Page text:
Since the classes are “virtual,” she said anyone can join in, no matter where they are. “We’ve had a guy from Colorado and another from Rhode Island,” she said.

The service is free to members and available for a small fee to others.

Maria-Booth said she renamed the business “Fortitude” eight years ago and now has “reinvented” it, fulfilling the promise of the christening. The Covid-19 crisis “is my time to make sure the community remains healthy in mind, body and spirit,” she said.

Streaming live has enabled her to keep her staff employed and her membership engaged.

“We’ll come out of this stronger on the other side,” she said.

Only a little uncertainty

Mark Guerringue is the publisher of The Conway Daily Sun and among the owners of The Laconia Daily Sun as well as The Berlin Daily Sun, which publishes twice a week.

All three papers are free, generating their revenue exclusively from advertising sales, and altogether profitable. He described the newspaper business as “an industry in decline, with lots of marginal properties” and anticipated ”a shock like this accelerates the trend.”

The migration of advertising, especially classified ads, Guerringue said, has steadily migrated from print to digital media, sapping the revenue of traditional newspapers.

”It’s tele this and tele that,” he said, suggesting that the pace of migration may quicken in a soft economy and “some of the advertisers won’t ever come back.”

At the same time, he said that from an editorial perspective, newspapers enjoyed more credibility than much of the digital media.

The Covid-19 crisis, Guerringue said, could further erode advertising revenue, as businesses trim advertising budgets to reduce operating costs, fail to pay their bills or turn to digital media. Newspapers, in turn, could find themselves choosing between a print medium with its known, if flagging, revenue stream and a digital platform where the advertising fees are relatively lower. “These are big decisions with big risks,” he said.

Val Zancjuck by Annie CardAs for manufacturers, at Graphicast, a producer of precision metal components for original equipment manufacturers, Val Zanchuk’s highest priority is keeping his 25 highly skilled employees in sound health and on the job.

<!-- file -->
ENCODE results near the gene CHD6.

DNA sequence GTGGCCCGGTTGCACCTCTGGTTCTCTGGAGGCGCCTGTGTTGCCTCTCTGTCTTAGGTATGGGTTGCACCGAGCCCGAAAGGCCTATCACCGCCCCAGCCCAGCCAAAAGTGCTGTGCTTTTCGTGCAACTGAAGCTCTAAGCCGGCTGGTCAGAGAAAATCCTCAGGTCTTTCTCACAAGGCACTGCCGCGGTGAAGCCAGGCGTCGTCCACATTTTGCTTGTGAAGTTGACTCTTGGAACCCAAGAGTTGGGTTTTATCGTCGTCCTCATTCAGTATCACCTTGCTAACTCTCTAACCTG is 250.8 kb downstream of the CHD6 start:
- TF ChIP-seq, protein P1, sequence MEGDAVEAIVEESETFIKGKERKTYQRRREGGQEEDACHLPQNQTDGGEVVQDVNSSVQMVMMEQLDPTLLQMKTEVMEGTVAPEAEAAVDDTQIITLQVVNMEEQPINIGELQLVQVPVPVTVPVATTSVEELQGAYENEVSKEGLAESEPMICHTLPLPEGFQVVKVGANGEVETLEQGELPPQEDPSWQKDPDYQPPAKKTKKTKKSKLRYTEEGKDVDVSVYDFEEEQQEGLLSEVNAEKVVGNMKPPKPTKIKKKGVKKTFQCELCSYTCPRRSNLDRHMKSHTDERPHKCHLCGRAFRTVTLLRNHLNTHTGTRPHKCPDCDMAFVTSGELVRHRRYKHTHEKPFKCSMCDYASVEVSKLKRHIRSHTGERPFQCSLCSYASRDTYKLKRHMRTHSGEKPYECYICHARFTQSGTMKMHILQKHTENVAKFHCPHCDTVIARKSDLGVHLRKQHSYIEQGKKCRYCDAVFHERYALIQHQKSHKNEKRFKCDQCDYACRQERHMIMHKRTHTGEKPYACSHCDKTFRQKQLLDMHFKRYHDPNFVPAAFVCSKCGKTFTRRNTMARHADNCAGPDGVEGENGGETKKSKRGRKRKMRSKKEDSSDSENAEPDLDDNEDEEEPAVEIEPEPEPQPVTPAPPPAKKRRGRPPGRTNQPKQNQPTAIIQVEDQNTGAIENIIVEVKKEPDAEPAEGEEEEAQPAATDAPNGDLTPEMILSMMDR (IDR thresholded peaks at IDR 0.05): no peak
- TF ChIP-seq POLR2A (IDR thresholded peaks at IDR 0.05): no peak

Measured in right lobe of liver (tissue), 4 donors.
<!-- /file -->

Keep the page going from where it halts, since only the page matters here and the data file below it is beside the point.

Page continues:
“We’re booming,” he said, “running flat out making essential stuff for medical equipment and seeing no sign of stopping. Everyone wants more stuff sooner.”

Zanchuk said the firm serves a ”niche in the product universe” by making precision parts in low volumes — “between 3,000 and 5,000 is our sweet spot” — for some 10 to 15 customers, and they are all manufacturers of medical equipment and appliances, for which Graphicast is the sole supplier.

He said that while one metal supplier had shut down “there are no problems with our supply chain and only a little bit of uncertainty.” produces high quality

Zanchuk said he reconfigured the shop floor to keep his employees eight to 10 feet apart.

“We’re following all the protocols,” he said. “We sent one elderly employee home, and we’re taking everyone’s temperature.”

The shop is currently operating four days a week, 10 hours a day, with a voluntary overtime program. “We want to ensure our people and their families stay healthy,” he said.

Shortly after Andrew White of Comptus Inc., a maker of environmental sensors and transmitters, was named New Hampshire’s Exporter of the Year by the U.S. Small Business Administration, Covid-19 set the world on its heels, knocking his plans for the year for a loop.

Speaking from his garage in Thornton, where the company operates, he said that the year began well as the first quarter’s financial performance topped the same period a year ago. But, with the appearance of the virus, sales flattened and supply chains were backlogged.

“China is a large market for us,” White said.

The firm’s products measure and transmit weather and climatic conditions — air temperature, barometric pressure, solar radiation, rainfall and wind speed — with a number of commercial and industrial applications. However White stressed that the company was exploring developing markets in countries where both fragile environments and economies are most vulnerable to extreme weather and climate change.

White said the company had planned to mount an expansive marketing initiative in 2020, highlighted by appearances at trade shows in Hong Kong, Canada, Central America, London, Nigeria and the Cook Islands, halfway between Hawaii and New Zealand in the South Pacific.

“We booked and paid for the travel,” White said, “and there are six to nine month delays. We’re at dead standstill for the time being.”

For the moment White is not alone.